The mandate to buy health insurance is the main part of Obamacare which is the part that you have to accept if you want the goodies, such as affordable coverage of people with costly pre-existing conditions. Now the Senate Republicans are saying you do not have to go for the main part mandatorily anymore. They eliminate the fine for lack of coverage in their version of the 1.5 trillion dollars tax cut bill, which they aim to vote on after Thanksgiving. The health care economists describe the mandate as a necessary evil and they think that the removal of penalty which effectively kills the individual mandate possibly makes sense. Without it, they say that the healthy people will roll the dice and prefer to go uncovered, leaving insurance pools made up of sicker, older people who are much costlier to cover. But the impact of the requirement is regressive. The families that are well to do, generally get health insurance through their employers and hence those who pay the tax for non-coverage tend to be poorer which forces them to go for two or three jobs to make ends meet.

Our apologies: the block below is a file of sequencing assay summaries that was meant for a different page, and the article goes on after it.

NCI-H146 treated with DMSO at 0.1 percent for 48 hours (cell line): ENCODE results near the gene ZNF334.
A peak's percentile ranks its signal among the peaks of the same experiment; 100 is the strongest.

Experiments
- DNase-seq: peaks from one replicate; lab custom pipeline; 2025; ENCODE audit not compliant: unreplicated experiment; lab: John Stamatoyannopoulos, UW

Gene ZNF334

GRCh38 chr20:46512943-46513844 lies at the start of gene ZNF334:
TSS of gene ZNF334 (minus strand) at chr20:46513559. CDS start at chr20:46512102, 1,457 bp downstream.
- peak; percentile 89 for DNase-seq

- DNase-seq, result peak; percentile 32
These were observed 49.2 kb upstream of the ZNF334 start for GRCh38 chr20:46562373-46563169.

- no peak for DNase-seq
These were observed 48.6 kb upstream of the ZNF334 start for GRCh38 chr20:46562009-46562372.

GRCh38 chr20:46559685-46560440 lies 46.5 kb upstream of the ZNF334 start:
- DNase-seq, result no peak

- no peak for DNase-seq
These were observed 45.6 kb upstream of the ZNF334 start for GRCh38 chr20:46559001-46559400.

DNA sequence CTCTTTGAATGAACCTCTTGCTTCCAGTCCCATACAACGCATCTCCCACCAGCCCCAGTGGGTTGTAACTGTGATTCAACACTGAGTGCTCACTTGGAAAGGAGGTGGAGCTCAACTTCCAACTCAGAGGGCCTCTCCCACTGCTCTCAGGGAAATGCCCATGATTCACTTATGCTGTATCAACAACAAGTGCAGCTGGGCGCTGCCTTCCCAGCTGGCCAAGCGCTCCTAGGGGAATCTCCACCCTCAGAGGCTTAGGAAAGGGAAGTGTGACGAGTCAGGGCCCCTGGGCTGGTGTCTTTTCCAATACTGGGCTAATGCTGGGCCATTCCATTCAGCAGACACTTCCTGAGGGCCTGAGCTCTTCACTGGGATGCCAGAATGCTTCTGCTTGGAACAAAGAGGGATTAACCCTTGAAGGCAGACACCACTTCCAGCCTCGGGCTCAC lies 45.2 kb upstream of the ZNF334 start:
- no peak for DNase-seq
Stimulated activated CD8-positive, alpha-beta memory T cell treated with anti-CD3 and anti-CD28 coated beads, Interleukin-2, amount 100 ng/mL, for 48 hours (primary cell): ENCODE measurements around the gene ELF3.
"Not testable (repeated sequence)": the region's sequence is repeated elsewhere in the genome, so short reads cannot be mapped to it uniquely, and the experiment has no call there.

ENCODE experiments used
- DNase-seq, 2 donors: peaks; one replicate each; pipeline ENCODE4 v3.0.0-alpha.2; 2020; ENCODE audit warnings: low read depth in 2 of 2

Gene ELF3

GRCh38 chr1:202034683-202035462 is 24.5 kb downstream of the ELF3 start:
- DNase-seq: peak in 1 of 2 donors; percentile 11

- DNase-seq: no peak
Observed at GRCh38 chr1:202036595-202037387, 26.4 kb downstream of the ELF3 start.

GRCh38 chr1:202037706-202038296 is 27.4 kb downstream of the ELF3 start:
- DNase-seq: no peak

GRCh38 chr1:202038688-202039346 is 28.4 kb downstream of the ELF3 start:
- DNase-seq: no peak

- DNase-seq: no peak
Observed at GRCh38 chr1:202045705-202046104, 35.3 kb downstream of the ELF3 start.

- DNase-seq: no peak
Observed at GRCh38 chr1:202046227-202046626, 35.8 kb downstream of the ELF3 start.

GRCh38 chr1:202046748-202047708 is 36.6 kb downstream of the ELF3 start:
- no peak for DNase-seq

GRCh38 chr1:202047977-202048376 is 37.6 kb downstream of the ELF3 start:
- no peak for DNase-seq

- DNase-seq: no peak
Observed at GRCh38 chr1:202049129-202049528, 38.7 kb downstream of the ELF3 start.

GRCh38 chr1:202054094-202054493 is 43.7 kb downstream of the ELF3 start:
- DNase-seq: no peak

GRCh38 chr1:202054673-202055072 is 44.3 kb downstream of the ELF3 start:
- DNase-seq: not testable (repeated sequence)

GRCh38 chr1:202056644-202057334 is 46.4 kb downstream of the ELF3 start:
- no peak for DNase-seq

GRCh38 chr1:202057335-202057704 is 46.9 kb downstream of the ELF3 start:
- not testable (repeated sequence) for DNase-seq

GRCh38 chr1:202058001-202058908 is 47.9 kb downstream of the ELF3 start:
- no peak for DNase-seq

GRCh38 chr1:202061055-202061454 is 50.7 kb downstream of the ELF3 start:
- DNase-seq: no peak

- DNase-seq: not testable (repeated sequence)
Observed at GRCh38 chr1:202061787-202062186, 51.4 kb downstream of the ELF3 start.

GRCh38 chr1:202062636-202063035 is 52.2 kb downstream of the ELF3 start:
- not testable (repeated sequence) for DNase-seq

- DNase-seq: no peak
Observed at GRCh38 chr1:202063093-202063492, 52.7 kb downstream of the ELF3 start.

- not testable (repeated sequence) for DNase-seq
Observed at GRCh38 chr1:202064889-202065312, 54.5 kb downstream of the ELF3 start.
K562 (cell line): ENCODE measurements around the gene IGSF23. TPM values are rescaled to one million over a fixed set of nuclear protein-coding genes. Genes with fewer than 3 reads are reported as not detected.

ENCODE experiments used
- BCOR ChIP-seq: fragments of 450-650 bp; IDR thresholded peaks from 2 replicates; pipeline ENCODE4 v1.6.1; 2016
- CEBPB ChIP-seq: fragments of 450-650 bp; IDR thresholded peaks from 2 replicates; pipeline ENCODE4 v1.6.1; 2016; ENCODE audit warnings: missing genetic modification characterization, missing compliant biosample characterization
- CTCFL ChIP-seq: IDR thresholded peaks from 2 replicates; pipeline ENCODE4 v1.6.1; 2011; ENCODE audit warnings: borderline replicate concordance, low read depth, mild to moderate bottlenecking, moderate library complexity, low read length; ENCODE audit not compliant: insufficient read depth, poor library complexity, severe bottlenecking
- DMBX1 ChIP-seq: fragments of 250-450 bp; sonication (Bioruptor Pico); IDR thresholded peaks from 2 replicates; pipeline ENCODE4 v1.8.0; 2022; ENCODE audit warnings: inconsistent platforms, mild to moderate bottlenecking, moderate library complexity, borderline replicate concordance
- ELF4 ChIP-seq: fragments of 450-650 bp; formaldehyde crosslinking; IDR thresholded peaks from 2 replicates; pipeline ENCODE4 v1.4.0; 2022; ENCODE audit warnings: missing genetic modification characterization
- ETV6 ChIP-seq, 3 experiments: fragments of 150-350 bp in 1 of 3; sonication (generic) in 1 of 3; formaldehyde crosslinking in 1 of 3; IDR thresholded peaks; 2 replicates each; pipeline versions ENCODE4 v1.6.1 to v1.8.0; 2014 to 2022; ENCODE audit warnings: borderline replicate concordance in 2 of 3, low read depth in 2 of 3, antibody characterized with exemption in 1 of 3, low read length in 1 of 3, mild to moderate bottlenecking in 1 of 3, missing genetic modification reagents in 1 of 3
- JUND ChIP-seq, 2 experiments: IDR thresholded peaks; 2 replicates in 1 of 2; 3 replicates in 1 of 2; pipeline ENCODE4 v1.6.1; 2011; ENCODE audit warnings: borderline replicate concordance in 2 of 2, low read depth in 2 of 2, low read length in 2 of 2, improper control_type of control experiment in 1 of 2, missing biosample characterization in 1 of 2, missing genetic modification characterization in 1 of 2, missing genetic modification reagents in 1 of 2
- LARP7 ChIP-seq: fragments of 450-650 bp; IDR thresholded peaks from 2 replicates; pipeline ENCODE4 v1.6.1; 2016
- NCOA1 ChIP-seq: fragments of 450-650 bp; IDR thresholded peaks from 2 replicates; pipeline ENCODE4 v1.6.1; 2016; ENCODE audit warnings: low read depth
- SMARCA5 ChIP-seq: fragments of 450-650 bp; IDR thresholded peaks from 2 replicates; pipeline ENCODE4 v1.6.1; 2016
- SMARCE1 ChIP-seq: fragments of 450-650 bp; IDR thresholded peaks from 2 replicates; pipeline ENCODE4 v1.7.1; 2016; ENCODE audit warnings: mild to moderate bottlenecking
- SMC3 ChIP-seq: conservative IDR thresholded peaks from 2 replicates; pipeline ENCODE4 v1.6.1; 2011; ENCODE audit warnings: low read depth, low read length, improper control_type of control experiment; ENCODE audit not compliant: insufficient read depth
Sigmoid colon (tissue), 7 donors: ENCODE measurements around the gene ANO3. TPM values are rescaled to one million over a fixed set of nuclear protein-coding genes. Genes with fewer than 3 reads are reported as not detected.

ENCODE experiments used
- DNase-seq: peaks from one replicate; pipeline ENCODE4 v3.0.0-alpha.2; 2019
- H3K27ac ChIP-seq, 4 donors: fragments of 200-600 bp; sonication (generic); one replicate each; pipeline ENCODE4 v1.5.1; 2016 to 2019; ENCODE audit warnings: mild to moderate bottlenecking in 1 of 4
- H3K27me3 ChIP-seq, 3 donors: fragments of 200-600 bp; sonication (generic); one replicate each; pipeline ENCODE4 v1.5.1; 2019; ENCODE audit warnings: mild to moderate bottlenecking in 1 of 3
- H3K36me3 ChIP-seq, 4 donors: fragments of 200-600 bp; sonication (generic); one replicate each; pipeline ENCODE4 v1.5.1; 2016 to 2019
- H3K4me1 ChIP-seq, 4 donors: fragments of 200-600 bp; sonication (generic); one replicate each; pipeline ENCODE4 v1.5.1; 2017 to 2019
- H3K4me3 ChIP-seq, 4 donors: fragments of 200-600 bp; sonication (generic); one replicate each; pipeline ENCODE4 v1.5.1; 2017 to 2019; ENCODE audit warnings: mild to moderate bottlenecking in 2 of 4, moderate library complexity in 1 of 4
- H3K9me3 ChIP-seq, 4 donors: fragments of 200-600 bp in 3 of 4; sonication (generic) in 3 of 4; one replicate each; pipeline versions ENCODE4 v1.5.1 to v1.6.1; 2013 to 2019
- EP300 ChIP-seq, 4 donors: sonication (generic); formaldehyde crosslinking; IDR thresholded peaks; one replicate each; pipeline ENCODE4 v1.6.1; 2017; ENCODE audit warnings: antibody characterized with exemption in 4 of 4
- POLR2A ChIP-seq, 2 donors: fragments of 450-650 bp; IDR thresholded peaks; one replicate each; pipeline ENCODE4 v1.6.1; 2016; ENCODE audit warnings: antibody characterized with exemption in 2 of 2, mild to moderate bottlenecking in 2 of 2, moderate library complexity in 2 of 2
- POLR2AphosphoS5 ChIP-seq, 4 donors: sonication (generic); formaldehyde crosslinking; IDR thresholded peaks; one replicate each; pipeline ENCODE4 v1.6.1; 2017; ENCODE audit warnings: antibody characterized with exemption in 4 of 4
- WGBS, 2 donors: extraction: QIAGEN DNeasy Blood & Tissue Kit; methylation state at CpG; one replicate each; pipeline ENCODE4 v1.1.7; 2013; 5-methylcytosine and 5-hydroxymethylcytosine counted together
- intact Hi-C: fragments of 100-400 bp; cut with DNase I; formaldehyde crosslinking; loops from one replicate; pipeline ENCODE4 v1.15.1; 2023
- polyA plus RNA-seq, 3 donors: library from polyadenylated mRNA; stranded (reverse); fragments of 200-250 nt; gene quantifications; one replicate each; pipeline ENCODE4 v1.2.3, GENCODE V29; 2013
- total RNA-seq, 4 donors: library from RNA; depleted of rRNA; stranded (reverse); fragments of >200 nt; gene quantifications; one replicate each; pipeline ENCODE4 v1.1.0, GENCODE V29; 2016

For the Senate Republicans, the killing of the individual mandate is a beautiful twofer. Firstly, it is a way to limit the red ink from their tax package. The Joint Committee on Taxation has estimated that the ending of the mandate would save about 318 billion dollars over 10 years, because the people who dropped coverage would not be getting subsidies and the savings would continue after 2027. This is very crucial because under the Byrd rule, a measure can pass the Senate with a simple majority only if it does not add to deficits beyond 10 years. Secondly, the gutting of the mandate would partially fulfill the objective of the Republicans that was long standing of entirely getting rid of Obamacare. The downside for the Republicans is that this particular repeal gambit has breathed new life into the coalition of pro-Obamacare which argues that the Republicans are financing cuts in the rate of taxes for the rich by reducing the number of people with health insurance. Ben Wikler who is the Washington director of MoveOn.org, a liberal activist group says that the addition of ACA repeal to the corporate tax giveaway has raised the flames of resistance into a roaring uncontrollable fire. On the 8th of November, the Congressional Budget Office said that the repealing of the mandate would increase the number of uninsured Americans by 13 million and raise premiums by ten percent in most of the years of the decade to come.